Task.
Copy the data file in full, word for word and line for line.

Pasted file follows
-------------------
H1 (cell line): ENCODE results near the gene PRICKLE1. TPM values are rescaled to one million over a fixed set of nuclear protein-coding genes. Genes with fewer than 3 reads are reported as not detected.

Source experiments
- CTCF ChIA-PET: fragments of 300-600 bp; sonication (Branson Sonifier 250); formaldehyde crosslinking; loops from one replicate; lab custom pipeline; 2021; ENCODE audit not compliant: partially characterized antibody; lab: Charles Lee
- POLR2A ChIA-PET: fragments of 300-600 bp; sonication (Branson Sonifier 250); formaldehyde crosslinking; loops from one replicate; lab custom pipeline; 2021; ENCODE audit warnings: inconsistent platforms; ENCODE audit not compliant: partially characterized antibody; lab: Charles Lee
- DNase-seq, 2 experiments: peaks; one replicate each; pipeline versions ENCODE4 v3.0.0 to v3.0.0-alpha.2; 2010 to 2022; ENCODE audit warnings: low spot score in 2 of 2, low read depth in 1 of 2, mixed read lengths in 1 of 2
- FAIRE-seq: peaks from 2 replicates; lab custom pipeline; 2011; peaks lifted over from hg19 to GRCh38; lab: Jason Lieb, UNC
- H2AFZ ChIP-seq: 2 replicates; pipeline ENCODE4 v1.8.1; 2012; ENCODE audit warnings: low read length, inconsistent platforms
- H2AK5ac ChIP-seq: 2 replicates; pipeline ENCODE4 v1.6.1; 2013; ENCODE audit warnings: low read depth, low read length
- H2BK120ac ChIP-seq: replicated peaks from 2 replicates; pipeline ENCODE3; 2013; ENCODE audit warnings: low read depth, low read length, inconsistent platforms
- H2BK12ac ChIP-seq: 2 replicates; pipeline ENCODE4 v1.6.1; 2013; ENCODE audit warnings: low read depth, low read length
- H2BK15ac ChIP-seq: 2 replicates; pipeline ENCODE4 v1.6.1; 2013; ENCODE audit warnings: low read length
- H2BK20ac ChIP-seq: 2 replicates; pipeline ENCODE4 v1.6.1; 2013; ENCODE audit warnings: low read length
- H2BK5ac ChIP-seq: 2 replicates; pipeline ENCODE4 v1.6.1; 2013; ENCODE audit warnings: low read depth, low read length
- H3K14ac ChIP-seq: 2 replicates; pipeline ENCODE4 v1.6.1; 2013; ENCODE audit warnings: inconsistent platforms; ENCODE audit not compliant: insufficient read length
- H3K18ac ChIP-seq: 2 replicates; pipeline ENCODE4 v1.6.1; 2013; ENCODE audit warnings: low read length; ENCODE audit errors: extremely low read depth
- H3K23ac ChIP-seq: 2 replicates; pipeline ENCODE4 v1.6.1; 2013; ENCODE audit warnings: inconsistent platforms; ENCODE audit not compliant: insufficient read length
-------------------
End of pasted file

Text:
H1 (cell line): ENCODE results near the gene PRICKLE1. TPM values are rescaled to one million over a fixed set of nuclear protein-coding genes. Genes with fewer than 3 reads are reported as not detected.

Source experiments
- CTCF ChIA-PET: fragments of 300-600 bp; sonication (Branson Sonifier 250); formaldehyde crosslinking; loops from one replicate; lab custom pipeline; 2021; ENCODE audit not compliant: partially characterized antibody; lab: Charles Lee
- POLR2A ChIA-PET: fragments of 300-600 bp; sonication (Branson Sonifier 250); formaldehyde crosslinking; loops from one replicate; lab custom pipeline; 2021; ENCODE audit warnings: inconsistent platforms; ENCODE audit not compliant: partially characterized antibody; lab: Charles Lee
- DNase-seq, 2 experiments: peaks; one replicate each; pipeline versions ENCODE4 v3.0.0 to v3.0.0-alpha.2; 2010 to 2022; ENCODE audit warnings: low spot score in 2 of 2, low read depth in 1 of 2, mixed read lengths in 1 of 2
- FAIRE-seq: peaks from 2 replicates; lab custom pipeline; 2011; peaks lifted over from hg19 to GRCh38; lab: Jason Lieb, UNC
- H2AFZ ChIP-seq: 2 replicates; pipeline ENCODE4 v1.8.1; 2012; ENCODE audit warnings: low read length, inconsistent platforms
- H2AK5ac ChIP-seq: 2 replicates; pipeline ENCODE4 v1.6.1; 2013; ENCODE audit warnings: low read depth, low read length
- H2BK120ac ChIP-seq: replicated peaks from 2 replicates; pipeline ENCODE3; 2013; ENCODE audit warnings: low read depth, low read length, inconsistent platforms
- H2BK12ac ChIP-seq: 2 replicates; pipeline ENCODE4 v1.6.1; 2013; ENCODE audit warnings: low read depth, low read length
- H2BK15ac ChIP-seq: 2 replicates; pipeline ENCODE4 v1.6.1; 2013; ENCODE audit warnings: low read length
- H2BK20ac ChIP-seq: 2 replicates; pipeline ENCODE4 v1.6.1; 2013; ENCODE audit warnings: low read length
- H2BK5ac ChIP-seq: 2 replicates; pipeline ENCODE4 v1.6.1; 2013; ENCODE audit warnings: low read depth, low read length
- H3K14ac ChIP-seq: 2 replicates; pipeline ENCODE4 v1.6.1; 2013; ENCODE audit warnings: inconsistent platforms; ENCODE audit not compliant: insufficient read length
- H3K18ac ChIP-seq: 2 replicates; pipeline ENCODE4 v1.6.1; 2013; ENCODE audit warnings: low read length; ENCODE audit errors: extremely low read depth
- H3K23ac ChIP-seq: 2 replicates; pipeline ENCODE4 v1.6.1; 2013; ENCODE audit warnings: inconsistent platforms; ENCODE audit not compliant: insufficient read length